JM: We have practices and I do it in the shower a lot and I practice when my roommates are gone, a lot. I thought I would be more prepared than I was, but being on the stage for the first time I don’t think there’s anything that can really prepare you for that unless you’re a performer, which I’m not, so that was a little nerve wrecking. I do teach fitness classes on campus so I’m used to being in front of people and being on my left when everyone else is on their right. I just said it as many times as I possibly can and get it to be muscle memory as best as possible. All the DR captains and the EC (executive committee) work on it as much as we possibly can together so it’s going to look good for the dancers and they can enjoy it as much as they possibly can, because the more we know it the more they know it and the more they’ll move throughout the weekend.

OS: So how long ago did you start working to learn and memorize it?

JM: Once we made it, so earlier this semester. Once it was completed, that’s all I did.

OS: Was there a line or reference you really liked that got cut?

JM: Well it didn’t get fully cut but I’m actually a horrible rhymer and I made one couplet about Gilmore Girls and it was “If you leave I will follow, take me back to Stars Hollow.” I love Gilmore Girls and I rhymed for probably the first time in my entire life and it was too long of a couplet so we cut it down, but I’m happy Gilmore Girls is still in it, but I was just really proud of that.

OS: How do you think you’ll react after you do your last line dance of the weekend?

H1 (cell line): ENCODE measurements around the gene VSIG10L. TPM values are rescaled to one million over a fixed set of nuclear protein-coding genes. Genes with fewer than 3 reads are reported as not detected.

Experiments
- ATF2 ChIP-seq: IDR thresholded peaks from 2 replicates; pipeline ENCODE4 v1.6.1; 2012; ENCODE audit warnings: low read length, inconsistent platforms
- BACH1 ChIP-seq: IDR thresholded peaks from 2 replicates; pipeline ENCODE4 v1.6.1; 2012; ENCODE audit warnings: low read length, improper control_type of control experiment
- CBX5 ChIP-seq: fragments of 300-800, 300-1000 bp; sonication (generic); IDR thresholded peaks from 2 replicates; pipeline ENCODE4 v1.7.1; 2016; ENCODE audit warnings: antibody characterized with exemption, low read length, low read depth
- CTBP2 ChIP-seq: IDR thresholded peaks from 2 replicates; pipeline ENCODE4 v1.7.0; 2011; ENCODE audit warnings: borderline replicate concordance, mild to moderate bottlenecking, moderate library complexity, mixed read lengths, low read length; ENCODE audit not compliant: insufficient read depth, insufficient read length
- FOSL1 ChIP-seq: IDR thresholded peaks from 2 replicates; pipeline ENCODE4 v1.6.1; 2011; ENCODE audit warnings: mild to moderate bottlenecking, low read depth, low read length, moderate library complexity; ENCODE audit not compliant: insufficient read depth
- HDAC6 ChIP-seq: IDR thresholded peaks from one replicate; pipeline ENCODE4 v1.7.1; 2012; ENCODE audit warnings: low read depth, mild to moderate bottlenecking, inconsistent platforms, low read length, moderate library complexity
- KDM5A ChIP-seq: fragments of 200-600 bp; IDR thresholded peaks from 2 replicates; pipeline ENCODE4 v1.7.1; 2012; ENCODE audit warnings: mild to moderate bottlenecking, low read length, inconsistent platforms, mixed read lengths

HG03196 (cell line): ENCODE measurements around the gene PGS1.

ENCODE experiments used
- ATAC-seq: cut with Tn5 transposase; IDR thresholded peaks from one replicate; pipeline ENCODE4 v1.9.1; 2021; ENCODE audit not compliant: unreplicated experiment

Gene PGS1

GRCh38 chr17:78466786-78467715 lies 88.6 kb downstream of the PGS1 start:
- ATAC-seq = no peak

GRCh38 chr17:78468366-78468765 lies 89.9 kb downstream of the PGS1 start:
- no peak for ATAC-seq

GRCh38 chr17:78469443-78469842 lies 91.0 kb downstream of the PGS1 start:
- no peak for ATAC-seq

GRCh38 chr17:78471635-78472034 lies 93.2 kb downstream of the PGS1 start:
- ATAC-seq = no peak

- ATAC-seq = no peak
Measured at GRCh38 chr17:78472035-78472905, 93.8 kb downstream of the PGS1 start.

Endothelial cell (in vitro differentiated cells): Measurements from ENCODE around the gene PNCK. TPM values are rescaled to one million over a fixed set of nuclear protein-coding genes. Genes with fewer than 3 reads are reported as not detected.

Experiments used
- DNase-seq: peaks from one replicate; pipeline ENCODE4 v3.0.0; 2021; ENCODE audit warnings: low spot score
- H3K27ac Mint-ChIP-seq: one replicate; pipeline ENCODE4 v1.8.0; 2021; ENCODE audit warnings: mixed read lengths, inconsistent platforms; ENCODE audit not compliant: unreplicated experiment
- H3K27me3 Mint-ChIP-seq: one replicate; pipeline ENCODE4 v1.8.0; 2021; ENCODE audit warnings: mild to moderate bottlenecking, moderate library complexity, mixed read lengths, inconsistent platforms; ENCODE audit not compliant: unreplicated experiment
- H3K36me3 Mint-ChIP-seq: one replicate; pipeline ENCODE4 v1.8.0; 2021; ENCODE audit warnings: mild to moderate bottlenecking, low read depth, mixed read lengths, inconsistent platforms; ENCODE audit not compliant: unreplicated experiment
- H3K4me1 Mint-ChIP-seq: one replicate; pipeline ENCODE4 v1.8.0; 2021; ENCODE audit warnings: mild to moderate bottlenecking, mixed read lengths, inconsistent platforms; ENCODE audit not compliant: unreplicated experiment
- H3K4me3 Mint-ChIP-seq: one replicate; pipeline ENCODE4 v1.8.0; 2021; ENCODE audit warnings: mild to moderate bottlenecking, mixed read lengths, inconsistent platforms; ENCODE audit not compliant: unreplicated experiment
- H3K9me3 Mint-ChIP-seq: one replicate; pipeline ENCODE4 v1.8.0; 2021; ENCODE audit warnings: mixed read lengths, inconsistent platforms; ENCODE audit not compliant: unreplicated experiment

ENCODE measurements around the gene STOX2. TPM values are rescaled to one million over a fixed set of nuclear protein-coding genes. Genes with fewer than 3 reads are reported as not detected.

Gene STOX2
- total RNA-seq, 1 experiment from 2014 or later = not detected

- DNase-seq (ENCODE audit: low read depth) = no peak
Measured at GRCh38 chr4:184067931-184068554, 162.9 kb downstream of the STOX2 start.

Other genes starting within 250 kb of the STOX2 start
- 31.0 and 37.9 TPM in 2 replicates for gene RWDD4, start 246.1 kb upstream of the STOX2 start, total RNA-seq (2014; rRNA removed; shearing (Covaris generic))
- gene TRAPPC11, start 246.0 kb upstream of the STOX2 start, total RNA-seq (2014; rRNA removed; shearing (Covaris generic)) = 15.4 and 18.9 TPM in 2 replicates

JM: I’ll probably cry. Something so amazing is just seeing everyone together and doing one thing as a united force and it just shows that so many people in one place can come together and stand up against something so awful, and show the world what cancer cannot do. I think that will be sad, moving on from seeing something so cool and knowing that the weekend is coming to an end. I know I’m going to be sad, but I’m also so incredibly proud of everyone in this building and everything they’ve accomplished in 46 hours and in the whole year. I think that will be hard to let go of but I think I’ll also be really proud.

OS: Why do you THON?

JM: One major reason why I THON is because I’m so inspired by everybody who puts time and energy into this organization to make something so special for families that they may never meet, and I think as 20-something year-olds it’s really easy to be selfish and really hard to be selfless, and I think that college students who are going through a huge transitional period in their lives — they’re dealing with a lot more pressure than people probably should deal with in their early 20s. The fact that we can take time from away from ourselves and give to something so incredibly important, so deserving just boggles my mind and it makes me proud to be a part of this organization and to do my part in making this run for those families and those kids, I’ll do anything I can to help. I THON because I think pediatric cancer is so awful and nobody deserves to go through it, and if I can play a small role — whether it’s making the line dance for dancers to do so they can stand on their feet for a little bit longer for their THON families, then that’s my role and I’ll do the best I can so the dancers can be there for the kids.

OS: As per OS tradition, if you could be a dinosaur, which one would you be and why?

JM: I don’t know they exact name of the dinosaur, but I would be Petrie from “The Land Before Time.”

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About the Author

Lexi Shimkonis

Lexi is an editor-turned-staff writer who can often be found at either Irving's or the Phyrst (with the chances she'll have her backpack being the same). Lexi is a senior hailing from Spring City, PA (kind of) and studying Civil Engineering. Please email questions and/or pleas for an Instagram caption to [email protected], or for a more intimate bond, follow her on Twitter @lexshimko.